Sunday, 25 December 2011

Aurora in the ice

This is HMS Aurora in the winter of 1866-7. She is not trapped in the Antarctic, she is in Winter Quarters just outside Quebec city, Canada. Her upper spars and rigging have been removed, and she has been wrapped up as protection against the wind. A temporary suspension bridge formed from the ships cables links her mooring at Commissioners Wharf to the shore.
But why was she there at all?

Protecting Canada

To deter raids from Fenian gangs into Canada the Royal Navy had deployed various units along the St Lawrence river during 1866 and 7 and the Aurora had been there since May 1866. Originally built in 1861, she was quite a new ship with 51 guns and screw powered, so she could navigate the local waters well. But in this period her main role was as a source of experienced naval crew, of which she carried 540.

Her crew were used to man gun boats patrolling the St Lawrence river,. These gunboats were mainly converted local craft such as the Rescue (under Lt Fairlie), Prince Alfred, and Michigan, purchased by the Canadian authorities and protected by boiler plates and heavy planking, armed with Armstrong ship guns and 9 and 12 pounders.
120 men were also sent by train down to Toronto in June 1866 to man the steamer Magnet and the gunboat Heron, for service on lake Ontario.

The Rescue

These "provincial gunboats" had originally been manned by the volunteer Toronto Naval Reserve, though even then the Aurora had made a contribution, a Toronto born midshipman home on leave, EB Van Koughnet, able to act as adviser to the commander, Captain McMaster.

The harsh Canadian winters meant that most waterways froze up, so the gunboats were laid up from November 1866 to March 67, and her crew returned to the Aurora.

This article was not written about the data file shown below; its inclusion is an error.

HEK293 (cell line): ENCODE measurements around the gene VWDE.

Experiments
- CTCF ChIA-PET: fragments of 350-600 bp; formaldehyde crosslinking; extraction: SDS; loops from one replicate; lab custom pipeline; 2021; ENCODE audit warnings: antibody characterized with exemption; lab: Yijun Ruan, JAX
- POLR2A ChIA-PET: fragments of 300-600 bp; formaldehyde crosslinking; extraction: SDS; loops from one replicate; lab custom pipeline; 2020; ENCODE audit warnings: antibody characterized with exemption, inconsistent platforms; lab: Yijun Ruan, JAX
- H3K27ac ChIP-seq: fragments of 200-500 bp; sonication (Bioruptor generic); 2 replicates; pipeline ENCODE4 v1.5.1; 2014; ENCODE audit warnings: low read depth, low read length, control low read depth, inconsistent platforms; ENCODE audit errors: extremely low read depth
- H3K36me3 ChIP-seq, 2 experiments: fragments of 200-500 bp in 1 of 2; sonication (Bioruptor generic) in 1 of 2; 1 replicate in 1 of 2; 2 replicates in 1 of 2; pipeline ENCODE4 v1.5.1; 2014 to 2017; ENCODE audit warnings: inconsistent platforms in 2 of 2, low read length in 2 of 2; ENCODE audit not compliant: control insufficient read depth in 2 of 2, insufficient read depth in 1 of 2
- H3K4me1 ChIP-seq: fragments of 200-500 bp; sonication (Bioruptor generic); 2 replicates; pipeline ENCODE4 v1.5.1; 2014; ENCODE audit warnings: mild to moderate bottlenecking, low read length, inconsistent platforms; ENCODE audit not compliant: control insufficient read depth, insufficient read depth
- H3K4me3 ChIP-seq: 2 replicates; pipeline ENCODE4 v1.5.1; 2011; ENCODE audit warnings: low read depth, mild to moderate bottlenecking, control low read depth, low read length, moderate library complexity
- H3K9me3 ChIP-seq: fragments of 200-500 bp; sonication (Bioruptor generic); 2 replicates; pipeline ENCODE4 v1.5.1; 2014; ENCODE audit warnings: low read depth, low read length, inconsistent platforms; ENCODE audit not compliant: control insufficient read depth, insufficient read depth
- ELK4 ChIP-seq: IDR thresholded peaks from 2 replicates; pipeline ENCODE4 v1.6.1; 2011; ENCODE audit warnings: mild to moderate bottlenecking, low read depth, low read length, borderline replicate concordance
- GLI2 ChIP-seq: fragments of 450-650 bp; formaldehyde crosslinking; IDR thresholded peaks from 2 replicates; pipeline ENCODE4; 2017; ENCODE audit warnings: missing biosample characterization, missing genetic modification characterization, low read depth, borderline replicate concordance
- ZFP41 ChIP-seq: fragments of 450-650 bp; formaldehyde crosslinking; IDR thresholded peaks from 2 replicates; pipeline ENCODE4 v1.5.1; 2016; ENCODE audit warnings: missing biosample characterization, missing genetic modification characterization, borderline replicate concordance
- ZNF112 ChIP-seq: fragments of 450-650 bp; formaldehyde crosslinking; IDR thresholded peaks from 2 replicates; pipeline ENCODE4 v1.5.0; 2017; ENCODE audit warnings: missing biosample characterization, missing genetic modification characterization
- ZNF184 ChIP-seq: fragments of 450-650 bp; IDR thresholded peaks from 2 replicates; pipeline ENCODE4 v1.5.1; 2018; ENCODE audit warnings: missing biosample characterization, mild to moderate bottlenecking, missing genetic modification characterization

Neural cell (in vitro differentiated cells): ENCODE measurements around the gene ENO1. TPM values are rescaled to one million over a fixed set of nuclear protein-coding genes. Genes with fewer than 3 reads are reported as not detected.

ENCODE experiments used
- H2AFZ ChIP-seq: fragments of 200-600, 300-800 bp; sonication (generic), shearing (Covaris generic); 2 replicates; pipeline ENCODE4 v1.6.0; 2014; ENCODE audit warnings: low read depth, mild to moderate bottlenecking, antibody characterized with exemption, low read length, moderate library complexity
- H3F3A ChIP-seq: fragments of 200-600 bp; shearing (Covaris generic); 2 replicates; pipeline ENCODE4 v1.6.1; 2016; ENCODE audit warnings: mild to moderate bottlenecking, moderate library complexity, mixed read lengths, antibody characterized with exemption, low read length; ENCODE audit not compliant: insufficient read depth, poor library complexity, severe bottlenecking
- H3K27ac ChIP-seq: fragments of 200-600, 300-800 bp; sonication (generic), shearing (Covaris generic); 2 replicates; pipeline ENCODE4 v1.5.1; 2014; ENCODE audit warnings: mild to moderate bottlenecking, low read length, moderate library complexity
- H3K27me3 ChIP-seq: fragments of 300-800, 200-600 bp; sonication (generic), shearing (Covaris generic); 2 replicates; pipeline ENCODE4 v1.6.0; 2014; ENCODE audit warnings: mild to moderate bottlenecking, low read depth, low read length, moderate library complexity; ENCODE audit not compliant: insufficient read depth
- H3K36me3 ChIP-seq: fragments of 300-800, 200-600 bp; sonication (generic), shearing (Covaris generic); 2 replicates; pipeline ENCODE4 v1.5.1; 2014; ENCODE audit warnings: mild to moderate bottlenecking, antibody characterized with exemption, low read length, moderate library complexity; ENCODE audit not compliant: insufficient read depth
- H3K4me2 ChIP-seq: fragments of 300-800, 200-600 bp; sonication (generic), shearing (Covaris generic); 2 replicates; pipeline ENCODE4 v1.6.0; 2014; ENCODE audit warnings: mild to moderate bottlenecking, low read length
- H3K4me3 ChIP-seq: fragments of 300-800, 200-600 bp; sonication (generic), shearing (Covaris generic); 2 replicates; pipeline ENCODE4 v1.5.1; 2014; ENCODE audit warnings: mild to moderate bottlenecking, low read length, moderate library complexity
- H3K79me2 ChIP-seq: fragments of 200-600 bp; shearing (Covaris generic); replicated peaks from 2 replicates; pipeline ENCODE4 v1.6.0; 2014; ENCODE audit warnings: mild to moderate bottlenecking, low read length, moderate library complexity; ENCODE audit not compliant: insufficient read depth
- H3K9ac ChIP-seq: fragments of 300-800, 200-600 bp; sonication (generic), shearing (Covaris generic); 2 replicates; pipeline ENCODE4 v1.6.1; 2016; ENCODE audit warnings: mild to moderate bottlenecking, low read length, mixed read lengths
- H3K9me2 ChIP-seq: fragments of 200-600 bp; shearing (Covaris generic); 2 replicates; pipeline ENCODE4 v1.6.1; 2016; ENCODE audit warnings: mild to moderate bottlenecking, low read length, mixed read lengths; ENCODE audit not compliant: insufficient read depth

In March 1867 her crew again manned gunboats, patrolling from Quebec up to Lake Ontario.
Prince Alfred - Lt. Archibald Douglas with 3 officers, 1 surgeon, 2 engineers and 64 men
Rescue - Lt Henry Fairlie with 2 officers, 2 engineers and 48 men.
Hercules, commanded by Lt Thomas Hooper with 2 officers, 2 engineers and 50 men.

The Prince Alfred


Life on board the Aurora during the winter was hard. In Quebec temperatures can drop down to -30 during the winter, it is extremely cold! A constant battle had to waged to break up ice around the ship, cutting it into blocks to prevent it damaging the ship.

During the summer though, life for her crew had been rather more pleasant, at least for the skeleton crew not manning gun boats. According to the Illustrated London News
"The officers and men of the Aurora have, by their courtesy and efficient services they have rendered during their stay, become great favourites with the citizens.... The fine band has likewise lent it's aid at concerts for charitable purposes, as well as at citizen's balls."
This popularity was cemented during the Great Fire in the St Roch district in October, when over 2300 houses were destroyed. The
"officers and men vied with each other in their endeavours to save life and property".

Quebec City after the fire

In July the following year there was a minor diplomatic incident when the US ship Haze refused to salute the Aurora, as was normal courtesy.

The Aurora stayed on station until November 1867 when she returned to Plymouth.

No comments:

Post a Comment